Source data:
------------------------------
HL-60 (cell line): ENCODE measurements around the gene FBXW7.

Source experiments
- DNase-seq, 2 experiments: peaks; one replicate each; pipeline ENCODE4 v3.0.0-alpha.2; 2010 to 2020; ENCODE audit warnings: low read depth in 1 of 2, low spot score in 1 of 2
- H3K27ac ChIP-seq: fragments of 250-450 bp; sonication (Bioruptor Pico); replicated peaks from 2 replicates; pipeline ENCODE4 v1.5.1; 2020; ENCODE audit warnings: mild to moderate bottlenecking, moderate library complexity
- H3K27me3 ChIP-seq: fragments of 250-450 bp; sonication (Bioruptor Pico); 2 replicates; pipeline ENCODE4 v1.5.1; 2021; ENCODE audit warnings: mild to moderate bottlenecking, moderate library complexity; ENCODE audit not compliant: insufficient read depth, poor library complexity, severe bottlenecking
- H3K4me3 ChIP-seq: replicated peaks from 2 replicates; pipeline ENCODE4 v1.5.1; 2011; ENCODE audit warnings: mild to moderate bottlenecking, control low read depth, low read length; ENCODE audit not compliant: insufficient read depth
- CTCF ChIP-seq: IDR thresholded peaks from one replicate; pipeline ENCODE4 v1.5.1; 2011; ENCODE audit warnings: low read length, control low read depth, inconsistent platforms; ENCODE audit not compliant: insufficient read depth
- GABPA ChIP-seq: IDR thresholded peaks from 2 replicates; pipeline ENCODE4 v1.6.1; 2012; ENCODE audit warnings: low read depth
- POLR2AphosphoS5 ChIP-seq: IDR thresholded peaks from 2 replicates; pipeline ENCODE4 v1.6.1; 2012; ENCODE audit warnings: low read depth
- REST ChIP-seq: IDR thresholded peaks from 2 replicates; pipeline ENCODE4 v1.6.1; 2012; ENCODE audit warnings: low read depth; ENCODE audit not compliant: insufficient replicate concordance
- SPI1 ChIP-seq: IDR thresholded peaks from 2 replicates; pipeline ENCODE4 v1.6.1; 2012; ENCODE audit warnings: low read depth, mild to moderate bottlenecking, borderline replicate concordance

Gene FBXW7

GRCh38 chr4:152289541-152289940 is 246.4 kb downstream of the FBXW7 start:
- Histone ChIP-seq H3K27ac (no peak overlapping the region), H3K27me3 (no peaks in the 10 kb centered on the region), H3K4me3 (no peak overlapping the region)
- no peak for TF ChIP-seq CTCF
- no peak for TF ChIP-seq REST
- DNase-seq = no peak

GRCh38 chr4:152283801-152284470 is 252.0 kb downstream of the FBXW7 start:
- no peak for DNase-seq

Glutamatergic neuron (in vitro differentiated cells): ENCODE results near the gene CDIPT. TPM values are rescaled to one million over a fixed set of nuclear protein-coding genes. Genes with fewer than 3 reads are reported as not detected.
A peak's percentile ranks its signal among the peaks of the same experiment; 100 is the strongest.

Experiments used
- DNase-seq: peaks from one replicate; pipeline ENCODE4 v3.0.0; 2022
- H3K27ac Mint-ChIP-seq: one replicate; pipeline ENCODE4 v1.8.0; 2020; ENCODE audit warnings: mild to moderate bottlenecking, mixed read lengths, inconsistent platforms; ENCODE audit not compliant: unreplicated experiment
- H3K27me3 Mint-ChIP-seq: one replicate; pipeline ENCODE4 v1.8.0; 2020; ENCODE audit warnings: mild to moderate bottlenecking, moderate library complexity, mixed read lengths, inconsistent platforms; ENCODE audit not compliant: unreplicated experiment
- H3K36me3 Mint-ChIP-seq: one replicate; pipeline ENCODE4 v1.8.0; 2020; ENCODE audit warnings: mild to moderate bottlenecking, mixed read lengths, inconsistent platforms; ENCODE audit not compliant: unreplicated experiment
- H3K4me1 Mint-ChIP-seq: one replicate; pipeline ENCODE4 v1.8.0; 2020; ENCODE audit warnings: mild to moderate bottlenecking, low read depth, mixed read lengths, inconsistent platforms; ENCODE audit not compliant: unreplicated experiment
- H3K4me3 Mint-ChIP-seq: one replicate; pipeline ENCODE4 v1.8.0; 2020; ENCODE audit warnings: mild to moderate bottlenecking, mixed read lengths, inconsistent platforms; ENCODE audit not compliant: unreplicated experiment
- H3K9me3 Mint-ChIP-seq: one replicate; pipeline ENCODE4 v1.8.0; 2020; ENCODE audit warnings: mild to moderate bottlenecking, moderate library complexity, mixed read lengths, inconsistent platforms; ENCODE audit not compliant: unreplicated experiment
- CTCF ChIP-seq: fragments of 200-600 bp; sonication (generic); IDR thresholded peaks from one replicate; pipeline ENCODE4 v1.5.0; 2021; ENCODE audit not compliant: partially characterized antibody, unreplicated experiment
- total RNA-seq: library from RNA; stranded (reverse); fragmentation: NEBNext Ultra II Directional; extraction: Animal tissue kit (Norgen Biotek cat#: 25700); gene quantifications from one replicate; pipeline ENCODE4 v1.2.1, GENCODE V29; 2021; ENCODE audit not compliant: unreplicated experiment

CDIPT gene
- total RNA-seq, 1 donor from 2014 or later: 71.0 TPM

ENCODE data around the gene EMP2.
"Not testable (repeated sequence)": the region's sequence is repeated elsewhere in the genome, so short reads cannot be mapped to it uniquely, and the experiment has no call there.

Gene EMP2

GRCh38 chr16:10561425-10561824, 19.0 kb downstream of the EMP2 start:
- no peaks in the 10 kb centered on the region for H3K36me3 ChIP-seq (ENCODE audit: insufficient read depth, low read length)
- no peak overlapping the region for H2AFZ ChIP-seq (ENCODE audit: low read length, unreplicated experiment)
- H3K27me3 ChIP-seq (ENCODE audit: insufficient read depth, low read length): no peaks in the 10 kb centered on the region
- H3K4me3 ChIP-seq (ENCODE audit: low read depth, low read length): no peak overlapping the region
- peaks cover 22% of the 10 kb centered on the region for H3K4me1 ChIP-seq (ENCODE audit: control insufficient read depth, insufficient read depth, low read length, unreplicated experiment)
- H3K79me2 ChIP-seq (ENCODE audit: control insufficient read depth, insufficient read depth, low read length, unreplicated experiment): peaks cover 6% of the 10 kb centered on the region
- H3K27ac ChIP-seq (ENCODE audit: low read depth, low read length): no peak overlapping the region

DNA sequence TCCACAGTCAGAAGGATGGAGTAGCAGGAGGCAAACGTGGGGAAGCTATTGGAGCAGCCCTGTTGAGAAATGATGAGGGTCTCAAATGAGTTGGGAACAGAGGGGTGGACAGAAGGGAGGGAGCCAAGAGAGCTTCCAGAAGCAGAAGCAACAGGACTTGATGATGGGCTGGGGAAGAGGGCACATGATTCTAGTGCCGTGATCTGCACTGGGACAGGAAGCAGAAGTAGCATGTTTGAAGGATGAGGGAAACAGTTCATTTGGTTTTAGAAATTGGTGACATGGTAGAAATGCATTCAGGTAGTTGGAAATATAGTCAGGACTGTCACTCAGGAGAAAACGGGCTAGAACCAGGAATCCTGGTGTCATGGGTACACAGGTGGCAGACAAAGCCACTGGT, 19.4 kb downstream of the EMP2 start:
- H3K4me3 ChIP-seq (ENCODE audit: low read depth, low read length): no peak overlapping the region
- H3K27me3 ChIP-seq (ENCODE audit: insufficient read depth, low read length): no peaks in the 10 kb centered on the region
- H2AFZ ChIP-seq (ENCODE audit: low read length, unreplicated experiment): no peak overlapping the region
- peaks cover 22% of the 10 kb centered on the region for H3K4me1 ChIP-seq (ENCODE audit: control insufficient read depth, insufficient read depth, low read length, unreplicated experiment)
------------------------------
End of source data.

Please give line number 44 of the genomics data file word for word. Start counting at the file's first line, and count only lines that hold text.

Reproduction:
- H3K27ac ChIP-seq (ENCODE audit: low read depth, low read length): no peak overlapping the region